Does something happen to you when you get a job with EA and they put the branding iron to your tender bits? Something that makes it so you just don’t “get” things like this? Or are they simply confident that they can brute force the competition out of the way and don’t have to care about their customers?

    • ScubaMonster says:

      There’s also a clause saying you retain the rights to download your games for a year. People would say to me “oh but that’s just there for legal reasons and doesn’t mean anything.” Except that EA’s old EA Store did exactly that… made you pay a fee to be able to redownload after a year.

      Yep, Origin is going to be awesome. I think it’s hilarious they think they will go toe to toe with Steam. Also, why are their games going to be on Impulse? BF3 is available for pre-order. I don’t buy the crap EA has been saying about Valve having restriction rules. If that’s the case, A). how about they say what those rules actually are, and B). apparently they are the only ones with a real problem because nobody else says anything. Seems a bit too convenient they have that problem the instant they announce Origin. Sounds like damage control PR because they yanked their games from Steam. “No no guys, it’s not us! Valve are dicks and we can’t work with them, so come use Origin!”

  3. Baboonanza says:

    That’s outrageous, and completely unacceptable for service that expects you to ‘buy’ software without any physical media as a backup.

    I mean, what if I get sent down for that murder I didn’t do? I’m going to want to finish my current Far Cry playthrough when I get out!

    • Squirrelfanatic says:

      I would say you’d be a far cry from completing that game.

      YEEEEEAAAAAHHHHHHH!!

    • The Sentinel says:

      It would be a small Crysis, but a Crysis nonetheless.

    • The Colonel says:

      Life’s a beach. What can you do?

    • Wunce says:

      I’m sure loosing you account would be have a Mass Effect on your life.

    • Zarunil says:

      They just want to prevent your account from taking up Dead Space.

    • Voxel lens says:

      Yous be lucky to sit and playthrough anythin after wese done with u

    • Dobalina says:

      This could have an ex-spore-nential effect on gamers.

    • Big Murray says:

      I hate all of you.

    • Bobzer says:

      I agree, Just Cause you’re a murderer doesn’t mean you should lose your games.

    • Chezzers says:

      It seems your games wont have a very long Half-Life if you use Origin

    • nayon says:

      Don’t worry, your sentence will be over in a Brink of an eye.

    • ATwig says:

      They need to make a more Black and White statement about this…

    • drakkheim says:

      So if you happen to feel a Call of Duty and join the Arma and get sent into Enemy Territory and fight across a great Battlefield to help rescue a Prince of Persia and some Settlers for some politician’s ‘Just Cause’ you can return to the Homefront only to discover your games have been sent to Oblivion? that sucks.

    • Rasga says:

      Well, Origin doesn’t seem to be the right gaming Portal for murderers.

    • Burning Man says:

      All I can say is drakkheim poops parties.

    • Daoler says:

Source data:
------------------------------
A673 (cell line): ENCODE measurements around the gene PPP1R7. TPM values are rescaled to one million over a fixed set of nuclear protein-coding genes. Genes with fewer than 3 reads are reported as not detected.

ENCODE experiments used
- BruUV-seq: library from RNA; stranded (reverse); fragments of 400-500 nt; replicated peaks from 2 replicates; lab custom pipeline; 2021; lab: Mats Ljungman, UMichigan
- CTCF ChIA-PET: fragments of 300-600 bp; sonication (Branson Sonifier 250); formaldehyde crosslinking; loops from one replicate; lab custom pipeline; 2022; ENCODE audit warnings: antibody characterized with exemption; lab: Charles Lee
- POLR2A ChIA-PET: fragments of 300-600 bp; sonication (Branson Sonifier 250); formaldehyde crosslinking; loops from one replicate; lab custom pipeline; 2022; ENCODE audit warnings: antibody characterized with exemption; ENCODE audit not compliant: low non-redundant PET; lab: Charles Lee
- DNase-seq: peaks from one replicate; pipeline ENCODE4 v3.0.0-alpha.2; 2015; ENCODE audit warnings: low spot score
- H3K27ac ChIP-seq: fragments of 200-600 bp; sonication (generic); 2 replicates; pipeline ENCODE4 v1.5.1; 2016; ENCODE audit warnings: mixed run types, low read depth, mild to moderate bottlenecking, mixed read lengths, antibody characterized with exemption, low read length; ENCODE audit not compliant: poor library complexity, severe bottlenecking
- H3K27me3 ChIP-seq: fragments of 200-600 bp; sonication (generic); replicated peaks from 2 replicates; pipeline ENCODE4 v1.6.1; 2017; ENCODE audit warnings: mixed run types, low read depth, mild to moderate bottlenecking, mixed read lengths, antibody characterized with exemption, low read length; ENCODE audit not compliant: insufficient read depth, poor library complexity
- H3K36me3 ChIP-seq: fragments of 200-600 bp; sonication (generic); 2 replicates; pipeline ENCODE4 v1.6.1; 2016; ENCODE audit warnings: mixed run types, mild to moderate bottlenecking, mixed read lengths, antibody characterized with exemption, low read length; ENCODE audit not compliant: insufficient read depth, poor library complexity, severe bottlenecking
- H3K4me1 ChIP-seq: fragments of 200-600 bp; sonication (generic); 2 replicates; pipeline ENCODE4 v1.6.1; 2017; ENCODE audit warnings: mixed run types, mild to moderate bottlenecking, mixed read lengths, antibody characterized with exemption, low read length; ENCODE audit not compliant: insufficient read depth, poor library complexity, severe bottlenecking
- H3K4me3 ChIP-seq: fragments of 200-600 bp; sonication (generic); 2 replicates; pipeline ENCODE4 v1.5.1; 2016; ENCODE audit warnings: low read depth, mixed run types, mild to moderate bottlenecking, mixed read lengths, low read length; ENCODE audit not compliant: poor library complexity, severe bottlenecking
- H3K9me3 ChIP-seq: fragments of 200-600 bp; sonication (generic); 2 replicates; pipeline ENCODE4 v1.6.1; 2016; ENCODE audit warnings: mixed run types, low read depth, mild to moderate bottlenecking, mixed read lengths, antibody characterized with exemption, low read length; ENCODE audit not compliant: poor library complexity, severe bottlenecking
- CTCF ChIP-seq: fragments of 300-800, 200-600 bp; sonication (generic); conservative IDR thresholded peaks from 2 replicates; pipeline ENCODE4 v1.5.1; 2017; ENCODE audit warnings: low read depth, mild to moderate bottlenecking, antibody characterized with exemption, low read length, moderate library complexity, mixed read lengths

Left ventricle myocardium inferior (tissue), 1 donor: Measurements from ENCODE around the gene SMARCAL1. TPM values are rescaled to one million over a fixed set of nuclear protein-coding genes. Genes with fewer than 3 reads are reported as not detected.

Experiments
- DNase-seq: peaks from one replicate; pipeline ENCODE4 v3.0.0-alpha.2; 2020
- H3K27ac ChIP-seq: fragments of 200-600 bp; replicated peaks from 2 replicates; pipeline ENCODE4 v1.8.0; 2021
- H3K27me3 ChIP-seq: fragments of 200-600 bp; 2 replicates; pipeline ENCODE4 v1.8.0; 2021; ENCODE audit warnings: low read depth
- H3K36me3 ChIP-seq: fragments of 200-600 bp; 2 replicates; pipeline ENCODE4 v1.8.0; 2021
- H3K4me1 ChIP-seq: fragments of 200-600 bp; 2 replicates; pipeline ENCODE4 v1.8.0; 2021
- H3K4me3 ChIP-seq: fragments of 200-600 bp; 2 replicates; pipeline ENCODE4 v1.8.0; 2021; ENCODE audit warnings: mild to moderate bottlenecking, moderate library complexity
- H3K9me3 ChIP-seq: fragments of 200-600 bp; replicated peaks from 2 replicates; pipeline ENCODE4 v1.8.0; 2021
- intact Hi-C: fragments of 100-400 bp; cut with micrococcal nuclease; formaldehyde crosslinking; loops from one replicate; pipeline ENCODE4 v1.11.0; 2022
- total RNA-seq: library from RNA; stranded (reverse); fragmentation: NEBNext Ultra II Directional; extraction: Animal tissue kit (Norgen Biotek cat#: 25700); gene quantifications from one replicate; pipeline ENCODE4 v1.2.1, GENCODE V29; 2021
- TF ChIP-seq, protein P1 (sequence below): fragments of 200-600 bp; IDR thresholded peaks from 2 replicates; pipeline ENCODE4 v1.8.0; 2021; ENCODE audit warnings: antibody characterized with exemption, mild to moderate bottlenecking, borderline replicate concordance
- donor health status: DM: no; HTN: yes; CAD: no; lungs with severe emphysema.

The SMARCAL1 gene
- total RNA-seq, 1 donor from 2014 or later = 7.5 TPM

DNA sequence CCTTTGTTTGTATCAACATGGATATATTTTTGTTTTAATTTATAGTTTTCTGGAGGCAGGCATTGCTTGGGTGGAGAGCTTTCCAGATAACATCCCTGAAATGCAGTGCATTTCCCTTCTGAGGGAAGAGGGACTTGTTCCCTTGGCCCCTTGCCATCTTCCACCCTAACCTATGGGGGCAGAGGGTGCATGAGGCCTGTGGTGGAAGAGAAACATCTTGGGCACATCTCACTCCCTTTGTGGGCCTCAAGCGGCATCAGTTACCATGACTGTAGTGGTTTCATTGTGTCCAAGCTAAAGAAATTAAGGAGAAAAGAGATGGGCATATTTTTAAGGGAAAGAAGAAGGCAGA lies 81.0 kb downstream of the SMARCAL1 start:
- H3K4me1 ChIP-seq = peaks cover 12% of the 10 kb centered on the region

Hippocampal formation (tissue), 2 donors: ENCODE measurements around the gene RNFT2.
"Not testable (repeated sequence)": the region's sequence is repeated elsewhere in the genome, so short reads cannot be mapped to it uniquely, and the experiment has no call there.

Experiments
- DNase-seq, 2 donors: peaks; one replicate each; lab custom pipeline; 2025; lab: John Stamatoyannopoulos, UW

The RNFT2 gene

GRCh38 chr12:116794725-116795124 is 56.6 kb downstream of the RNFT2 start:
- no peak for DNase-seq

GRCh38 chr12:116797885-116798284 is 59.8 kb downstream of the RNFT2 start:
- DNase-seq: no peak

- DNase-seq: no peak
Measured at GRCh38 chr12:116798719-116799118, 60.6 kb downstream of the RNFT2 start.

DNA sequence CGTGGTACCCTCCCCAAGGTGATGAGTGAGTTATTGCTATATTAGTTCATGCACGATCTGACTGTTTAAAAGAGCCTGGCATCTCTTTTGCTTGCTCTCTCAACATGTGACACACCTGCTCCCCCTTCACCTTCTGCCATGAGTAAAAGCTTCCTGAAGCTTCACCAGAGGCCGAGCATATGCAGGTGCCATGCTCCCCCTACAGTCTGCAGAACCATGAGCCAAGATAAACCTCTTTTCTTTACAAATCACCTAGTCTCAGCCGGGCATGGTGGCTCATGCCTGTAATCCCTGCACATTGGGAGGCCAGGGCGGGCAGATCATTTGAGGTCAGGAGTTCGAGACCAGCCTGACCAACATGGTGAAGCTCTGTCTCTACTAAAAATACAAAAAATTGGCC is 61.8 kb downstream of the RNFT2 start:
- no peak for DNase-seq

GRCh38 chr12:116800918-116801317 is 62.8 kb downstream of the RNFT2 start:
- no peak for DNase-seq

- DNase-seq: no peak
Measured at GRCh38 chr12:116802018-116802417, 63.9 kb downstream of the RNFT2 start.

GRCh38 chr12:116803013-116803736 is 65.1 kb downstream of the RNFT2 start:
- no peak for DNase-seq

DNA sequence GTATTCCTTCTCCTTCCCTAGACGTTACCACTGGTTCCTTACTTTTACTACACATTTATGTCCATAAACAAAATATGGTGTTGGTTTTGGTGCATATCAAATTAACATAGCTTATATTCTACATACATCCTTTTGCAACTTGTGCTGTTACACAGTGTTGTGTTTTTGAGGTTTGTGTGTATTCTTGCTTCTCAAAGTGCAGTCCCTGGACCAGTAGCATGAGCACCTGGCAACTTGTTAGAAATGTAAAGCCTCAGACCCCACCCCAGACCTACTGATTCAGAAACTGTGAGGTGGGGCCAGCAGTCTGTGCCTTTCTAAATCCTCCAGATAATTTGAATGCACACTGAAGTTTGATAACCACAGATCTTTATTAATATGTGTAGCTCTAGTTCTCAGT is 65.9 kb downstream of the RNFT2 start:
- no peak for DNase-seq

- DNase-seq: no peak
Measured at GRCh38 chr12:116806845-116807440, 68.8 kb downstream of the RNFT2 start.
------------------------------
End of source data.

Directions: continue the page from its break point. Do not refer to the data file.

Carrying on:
Oh, you guys, you.

    • nayon says:

      I think EA dropped The Ball on this one.

    • BathroomCitizen says:

      That would really spell Doom for your playthrough.

  4. Davie says:

    That’s insane. Steam doubtless has tens or hundreds of thousands of inactive accounts, and it doesn’t seem to be a problem for them. EA is doing a piss-poor job of trying to one-up Valve here.

    • meatshit says:

      Nor should it be a problem. All it is is a few lines in a database somewhere. The price of maintaining that for decades is next to nothing. The only reason they could have for canceling inactive accounts is to make more money by forcing people to buy their games again.

    • khalood says:

      They’re making too much fuss about inactive accounts. I registered on steam in 2005, and started using it at around 2008, and it even automatically logged me in to the account I made in 2005 (didn’t format my computer).

      Same story with Gmail when I made an account when it was invite-only. When everyone else deleted your account if you weren’t active for 30 days, my Gmail account remained in existence despite the 4 years of inactivity.

    • Jumwa says:

      I was in a similar boat. I signed up for Steam with my first game about four years prior to ever using it again. The account sat idle for at least three years with just that one game on it. Now I have over 200 titles purchased through Steam.

      Had I gone back to take advantage of the winter sale and found my old account had been removed, I’d likely have been too annoyed to bother signing up for a new one and making further purchases.

    • Bent Wooden Spoon says:

      It doesn’t mention anything about deleting the account. Just everything in it. So don’t worry, you’ll probably be able to sign in easily enough in order to ‘rent’ everything again.

  5. Kdansky says:

    If Steam would lose people’s games if they didn’t log in for a time, that would be hilarious in a killing frenzy kind of way. Deleting DLC is just icing on the player abuse cake that is DLC.

  6. Crimsoneer says:

    People, breathe. EXHALE.

    Let EA comment. We have no idea why this clause is there, and contracts and EULAs are quagmires of legal escape-hatches.

    Also, how are you going to avoid logging onto Origin for 2 years now that all EA games are on it?

    • sleep_crime says:

      Computer troubles, overseas military deployment (if you happen to be a swindled toolbox,) coma, prison. The list is virtually endless.

      Actually the answer is even simpler; stick to steam until their pants-on-head retarded service crumbles into oblivion a little ways down the road and enjoy the steady yet desperate trickle of EA flagship titles finding their way back to steam.